Tessa Case museum lr

Visiting the Pitt Rivers Museum in Oxford is always a treat, and this was no exception. It holds one of the world’s finest collections of anthropology from around the world and I always spot something new in this treasure trove of the unusual, interesting and macabre (think shrunken heads). This time I spotted a ‘witch’s ladder’ which was a twisted rope pierced with cockerel’s feathers and was used as a spell to sour milk or kill old folk. It was found in the wardrobe of an old woman in 1911 – was she the victim or the perpetrator? There was also a delicate little flea trap made of bamboo that was worn in clothing to catch itchy fleas.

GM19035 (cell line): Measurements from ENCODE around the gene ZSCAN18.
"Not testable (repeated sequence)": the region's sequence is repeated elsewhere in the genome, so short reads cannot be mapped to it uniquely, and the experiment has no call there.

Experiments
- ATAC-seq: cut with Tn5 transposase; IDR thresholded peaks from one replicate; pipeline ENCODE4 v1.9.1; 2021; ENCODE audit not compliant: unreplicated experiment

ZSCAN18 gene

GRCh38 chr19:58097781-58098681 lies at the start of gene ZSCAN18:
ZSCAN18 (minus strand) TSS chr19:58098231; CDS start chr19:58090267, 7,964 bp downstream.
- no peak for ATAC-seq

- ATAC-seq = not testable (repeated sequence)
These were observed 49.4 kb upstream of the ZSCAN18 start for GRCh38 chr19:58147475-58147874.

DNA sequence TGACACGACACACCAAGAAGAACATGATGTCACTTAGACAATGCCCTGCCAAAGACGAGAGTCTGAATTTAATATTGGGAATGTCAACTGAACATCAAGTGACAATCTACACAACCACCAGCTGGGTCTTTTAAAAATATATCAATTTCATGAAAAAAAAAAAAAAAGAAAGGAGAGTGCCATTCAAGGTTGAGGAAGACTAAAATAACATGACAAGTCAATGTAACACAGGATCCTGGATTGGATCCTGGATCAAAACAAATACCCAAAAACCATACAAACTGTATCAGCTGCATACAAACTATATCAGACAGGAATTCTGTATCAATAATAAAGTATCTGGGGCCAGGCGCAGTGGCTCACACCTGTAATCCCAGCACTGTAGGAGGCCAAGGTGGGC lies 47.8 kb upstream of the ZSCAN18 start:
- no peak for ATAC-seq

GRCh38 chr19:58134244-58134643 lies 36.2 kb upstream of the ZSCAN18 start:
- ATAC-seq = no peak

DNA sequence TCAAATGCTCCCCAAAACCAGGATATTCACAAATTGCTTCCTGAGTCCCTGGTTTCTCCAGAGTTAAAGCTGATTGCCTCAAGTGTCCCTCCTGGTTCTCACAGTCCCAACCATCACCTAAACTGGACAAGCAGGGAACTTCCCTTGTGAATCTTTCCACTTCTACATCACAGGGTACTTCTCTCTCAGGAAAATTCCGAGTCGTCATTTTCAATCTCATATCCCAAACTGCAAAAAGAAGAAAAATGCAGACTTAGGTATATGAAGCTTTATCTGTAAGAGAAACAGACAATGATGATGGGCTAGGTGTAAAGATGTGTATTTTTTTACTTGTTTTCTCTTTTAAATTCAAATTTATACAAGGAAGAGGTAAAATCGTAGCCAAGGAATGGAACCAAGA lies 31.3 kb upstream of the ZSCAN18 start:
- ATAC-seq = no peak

We caught our breath in the gallery cafe of the Natural History Museum adjoining the Pitt Rivers. The lighting and recently restored neo-Gothic architecture was fabulous and I was frustrated not to have my camera with me. I did what I could with my i-Phone and am rather pleased with the result above.

 

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